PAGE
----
Journal Teaching Framework With Qualitative Research Methodology

Teaching Framework With Qualitative Research Methodology

The research presented in this paper was motivated by the need to improve the pedagogy of qualitative research in higher education. The research is drawn from my over a decade-long involvement in teaching research methodologies (quantitative, qualitative, and mixed methods) to undergraduate, postgraduate, and corporate executives in Canada, New Zealand, Malaysia, and East Africa. 

From this experience, one of the common challenges confronting researchers wanting to use qualitative research methodology is the problem of assessing the rigour of qualitative studies. 

The current research addresses this issue and proposes a framework students can use to learn and experiment with ideas of achieving rigour in qualitative research. In contrast to quantitative research, which is pre-deterministic, and emphasises objective measurements and statistical methods of replicability, the qualitative research methodology is concerned with exploring, describing, explaining, and understanding the human phenomenon. 

It is based on the analysis and interpretation of personal narratives and lived experiences of participants (Sharts-Hopko, 2002). Since its formal recognition as the second important methodological tradition (Franklin, 1997), numerous disciplines have employed qualitative research methods to address complex social problems. Despite its growing contribution to methodological scholarship, the value of qualitative research studies has come under constant criticism (Ryan-Nicholls and Will 2009; Myers, 2000).

Critiques describe qualitative research as anecdotal, biased, and limited in its general ability power since it only relies on detailed information about a single in one setting (Cope, 2014). In response to these growing criticisms, there has been a growing debate on issues of rigour in qualitative research studies (Lietz et al., 2006; Hammersley, 1992; Guba and Lincoln, 1994, 1981). This body of research can be grouped into three broad categories.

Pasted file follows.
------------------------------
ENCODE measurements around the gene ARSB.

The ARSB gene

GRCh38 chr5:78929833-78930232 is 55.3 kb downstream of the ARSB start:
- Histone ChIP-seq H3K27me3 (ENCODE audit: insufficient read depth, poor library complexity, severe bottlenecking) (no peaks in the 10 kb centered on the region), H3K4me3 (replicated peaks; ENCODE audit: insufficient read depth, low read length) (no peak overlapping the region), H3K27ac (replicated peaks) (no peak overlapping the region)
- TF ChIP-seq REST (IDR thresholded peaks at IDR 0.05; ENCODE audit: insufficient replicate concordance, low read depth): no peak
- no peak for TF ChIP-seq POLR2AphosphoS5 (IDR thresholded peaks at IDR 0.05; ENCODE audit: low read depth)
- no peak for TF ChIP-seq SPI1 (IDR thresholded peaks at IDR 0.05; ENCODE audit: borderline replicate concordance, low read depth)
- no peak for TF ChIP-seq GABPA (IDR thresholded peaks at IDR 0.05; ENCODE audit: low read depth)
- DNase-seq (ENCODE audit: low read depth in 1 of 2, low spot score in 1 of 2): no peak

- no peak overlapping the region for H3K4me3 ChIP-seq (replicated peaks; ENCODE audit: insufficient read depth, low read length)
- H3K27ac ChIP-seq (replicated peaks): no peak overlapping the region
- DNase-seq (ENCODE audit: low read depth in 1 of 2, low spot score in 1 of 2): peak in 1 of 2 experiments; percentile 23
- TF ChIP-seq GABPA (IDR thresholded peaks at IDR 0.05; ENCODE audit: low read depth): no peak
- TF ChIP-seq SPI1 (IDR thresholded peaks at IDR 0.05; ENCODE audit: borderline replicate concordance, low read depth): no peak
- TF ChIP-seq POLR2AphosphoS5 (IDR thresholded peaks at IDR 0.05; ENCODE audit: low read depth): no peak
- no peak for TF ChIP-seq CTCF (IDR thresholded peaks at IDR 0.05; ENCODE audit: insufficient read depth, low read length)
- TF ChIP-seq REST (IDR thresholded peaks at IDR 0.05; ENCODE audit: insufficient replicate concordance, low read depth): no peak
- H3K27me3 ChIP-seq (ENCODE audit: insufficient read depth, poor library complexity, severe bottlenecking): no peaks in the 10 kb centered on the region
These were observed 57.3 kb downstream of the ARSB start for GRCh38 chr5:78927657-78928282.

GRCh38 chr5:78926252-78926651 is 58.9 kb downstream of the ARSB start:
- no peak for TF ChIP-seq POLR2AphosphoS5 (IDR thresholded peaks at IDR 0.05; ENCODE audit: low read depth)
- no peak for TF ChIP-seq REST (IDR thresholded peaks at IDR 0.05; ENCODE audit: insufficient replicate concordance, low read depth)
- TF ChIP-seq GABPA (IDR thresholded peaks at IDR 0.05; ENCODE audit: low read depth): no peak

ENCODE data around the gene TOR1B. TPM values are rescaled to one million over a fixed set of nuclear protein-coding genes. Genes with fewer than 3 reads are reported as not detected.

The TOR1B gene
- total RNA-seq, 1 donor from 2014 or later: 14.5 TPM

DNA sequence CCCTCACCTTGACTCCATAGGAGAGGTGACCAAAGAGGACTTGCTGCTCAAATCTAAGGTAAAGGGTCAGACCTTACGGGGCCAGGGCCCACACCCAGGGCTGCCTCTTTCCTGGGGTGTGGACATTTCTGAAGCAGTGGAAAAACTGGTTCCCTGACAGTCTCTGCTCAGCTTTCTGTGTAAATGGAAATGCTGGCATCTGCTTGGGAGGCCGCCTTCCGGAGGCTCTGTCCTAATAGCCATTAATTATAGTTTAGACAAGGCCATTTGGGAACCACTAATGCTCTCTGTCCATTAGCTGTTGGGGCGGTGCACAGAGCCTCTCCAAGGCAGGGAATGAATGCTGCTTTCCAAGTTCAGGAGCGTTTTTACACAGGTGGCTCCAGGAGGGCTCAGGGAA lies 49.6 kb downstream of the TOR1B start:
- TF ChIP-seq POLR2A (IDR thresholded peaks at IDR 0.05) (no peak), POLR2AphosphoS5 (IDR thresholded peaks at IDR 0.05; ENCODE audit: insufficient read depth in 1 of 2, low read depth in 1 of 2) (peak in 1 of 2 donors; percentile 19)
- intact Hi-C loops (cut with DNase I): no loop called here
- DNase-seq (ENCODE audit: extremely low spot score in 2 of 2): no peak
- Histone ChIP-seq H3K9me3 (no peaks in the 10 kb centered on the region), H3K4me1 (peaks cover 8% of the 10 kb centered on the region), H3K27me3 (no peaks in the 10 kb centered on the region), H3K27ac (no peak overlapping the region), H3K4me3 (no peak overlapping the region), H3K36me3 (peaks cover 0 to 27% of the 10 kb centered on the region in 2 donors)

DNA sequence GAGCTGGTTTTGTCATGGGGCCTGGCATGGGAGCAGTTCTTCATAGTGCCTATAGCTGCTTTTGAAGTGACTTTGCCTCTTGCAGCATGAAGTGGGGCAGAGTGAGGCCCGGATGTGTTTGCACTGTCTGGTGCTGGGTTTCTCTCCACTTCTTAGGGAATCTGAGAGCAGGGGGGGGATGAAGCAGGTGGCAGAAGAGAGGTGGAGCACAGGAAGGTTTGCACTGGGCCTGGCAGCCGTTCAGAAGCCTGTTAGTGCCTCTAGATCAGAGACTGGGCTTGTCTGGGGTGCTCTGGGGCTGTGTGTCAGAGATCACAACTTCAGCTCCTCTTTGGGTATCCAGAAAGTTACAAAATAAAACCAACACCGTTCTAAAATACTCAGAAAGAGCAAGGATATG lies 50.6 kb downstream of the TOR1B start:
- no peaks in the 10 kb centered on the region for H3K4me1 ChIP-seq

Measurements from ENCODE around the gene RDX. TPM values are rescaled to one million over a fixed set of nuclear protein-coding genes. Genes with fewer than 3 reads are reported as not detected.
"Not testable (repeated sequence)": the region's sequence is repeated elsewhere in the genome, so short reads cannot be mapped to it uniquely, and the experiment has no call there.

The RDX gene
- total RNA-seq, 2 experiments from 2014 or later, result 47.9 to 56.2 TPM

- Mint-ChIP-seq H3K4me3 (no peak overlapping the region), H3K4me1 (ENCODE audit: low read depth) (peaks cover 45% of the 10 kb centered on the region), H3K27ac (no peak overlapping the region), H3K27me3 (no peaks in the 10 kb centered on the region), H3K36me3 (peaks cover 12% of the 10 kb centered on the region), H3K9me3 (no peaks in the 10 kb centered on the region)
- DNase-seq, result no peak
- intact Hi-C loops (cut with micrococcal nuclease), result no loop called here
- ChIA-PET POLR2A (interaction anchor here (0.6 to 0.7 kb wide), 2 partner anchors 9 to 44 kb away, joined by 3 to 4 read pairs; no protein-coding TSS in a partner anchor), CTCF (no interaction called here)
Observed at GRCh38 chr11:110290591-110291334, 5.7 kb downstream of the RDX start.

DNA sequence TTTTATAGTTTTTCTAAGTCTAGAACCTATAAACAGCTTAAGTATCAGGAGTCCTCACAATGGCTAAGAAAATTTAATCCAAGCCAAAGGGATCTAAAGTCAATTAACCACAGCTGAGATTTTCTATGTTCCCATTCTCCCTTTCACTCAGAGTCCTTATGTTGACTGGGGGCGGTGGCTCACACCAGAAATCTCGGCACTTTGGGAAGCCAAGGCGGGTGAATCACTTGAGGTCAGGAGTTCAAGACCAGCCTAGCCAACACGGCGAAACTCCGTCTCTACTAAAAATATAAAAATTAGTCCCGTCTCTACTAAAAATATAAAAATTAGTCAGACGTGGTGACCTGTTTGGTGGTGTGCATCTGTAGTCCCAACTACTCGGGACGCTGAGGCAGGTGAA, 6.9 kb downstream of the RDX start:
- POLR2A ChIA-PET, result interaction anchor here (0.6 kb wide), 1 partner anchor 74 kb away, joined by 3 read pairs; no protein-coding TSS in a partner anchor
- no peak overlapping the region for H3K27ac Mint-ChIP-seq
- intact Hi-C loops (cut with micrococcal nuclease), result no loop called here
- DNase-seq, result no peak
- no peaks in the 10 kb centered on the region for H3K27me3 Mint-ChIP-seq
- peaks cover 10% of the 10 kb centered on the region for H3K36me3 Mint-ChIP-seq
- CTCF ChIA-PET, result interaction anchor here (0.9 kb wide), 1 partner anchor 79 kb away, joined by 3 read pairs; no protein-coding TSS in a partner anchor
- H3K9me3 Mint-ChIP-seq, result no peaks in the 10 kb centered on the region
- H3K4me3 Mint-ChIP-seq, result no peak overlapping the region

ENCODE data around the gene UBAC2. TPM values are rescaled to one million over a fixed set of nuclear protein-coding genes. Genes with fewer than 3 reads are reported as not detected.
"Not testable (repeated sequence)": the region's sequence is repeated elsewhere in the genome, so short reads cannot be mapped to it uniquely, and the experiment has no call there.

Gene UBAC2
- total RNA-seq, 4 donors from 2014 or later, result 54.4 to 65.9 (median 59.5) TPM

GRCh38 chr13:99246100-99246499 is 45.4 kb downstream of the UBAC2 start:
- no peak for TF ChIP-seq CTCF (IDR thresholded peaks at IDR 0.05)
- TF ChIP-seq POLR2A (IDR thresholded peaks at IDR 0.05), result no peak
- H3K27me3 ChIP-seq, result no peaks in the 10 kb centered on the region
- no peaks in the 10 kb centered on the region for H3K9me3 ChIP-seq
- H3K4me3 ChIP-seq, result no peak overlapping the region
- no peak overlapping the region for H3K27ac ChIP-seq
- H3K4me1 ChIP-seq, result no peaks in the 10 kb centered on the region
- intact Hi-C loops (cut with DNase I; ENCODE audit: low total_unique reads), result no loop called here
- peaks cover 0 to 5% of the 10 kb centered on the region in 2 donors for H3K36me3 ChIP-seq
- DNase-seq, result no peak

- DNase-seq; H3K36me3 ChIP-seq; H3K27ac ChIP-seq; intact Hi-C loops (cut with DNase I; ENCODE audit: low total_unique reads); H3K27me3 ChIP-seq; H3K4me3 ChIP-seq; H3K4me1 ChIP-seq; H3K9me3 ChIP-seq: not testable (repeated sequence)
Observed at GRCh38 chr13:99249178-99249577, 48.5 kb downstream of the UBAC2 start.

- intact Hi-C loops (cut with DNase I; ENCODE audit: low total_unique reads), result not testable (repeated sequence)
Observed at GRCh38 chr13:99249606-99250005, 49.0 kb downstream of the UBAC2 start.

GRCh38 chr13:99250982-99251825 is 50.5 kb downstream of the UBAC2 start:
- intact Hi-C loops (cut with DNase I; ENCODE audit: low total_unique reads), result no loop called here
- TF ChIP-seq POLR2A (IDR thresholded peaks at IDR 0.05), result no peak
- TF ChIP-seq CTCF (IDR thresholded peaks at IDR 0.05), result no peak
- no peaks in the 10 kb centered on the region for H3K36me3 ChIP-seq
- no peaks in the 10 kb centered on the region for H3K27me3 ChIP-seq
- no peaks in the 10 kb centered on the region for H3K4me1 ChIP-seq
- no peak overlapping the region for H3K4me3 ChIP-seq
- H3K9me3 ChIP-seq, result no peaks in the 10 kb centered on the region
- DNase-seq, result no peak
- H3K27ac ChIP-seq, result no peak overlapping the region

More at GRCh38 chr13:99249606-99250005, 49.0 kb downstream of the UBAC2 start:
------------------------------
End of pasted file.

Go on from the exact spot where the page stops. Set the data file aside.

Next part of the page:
The first category of the literature argues that the outcome of a qualitative research study needs to undergo the same quality assurance process similar to the one used in quantitative research (Hammersley, 1992; Kuzel and Engel, 2001; Morse et al., 2002; Tobin and Begley 2004; Malterud, 2001). 

It is argued that “reliability and validity remain appropriate strategies for attaining rigour in qualitative research” (Morse et al., 2002, p. 13). Subsequently, a number of studies in the health and behavioural sciences have used quantitative approaches to assess the quality of qualitative research (Meyrick, 2006; Mays and Pope, 2000; Seale and Silverman, 1997). 

The second category of the literature proposes a different set of criteria and standards for judging qualitative research based on interpretative ontologies (Rolfe, 2006; Shenton, 2004; Koch and Harrington, 1998; Baxter and Eyles, 1997). Attempts to develop interpretative paradigms for assessing rigour in qualitative research studies led to the development of different terminologies and diverse conceptions of rigour (Morse, 1994; Oakely, 2000). Meyrick (2006), for instance, presents a framework to guide qualitative researchers in determining the rigour of qualitative research.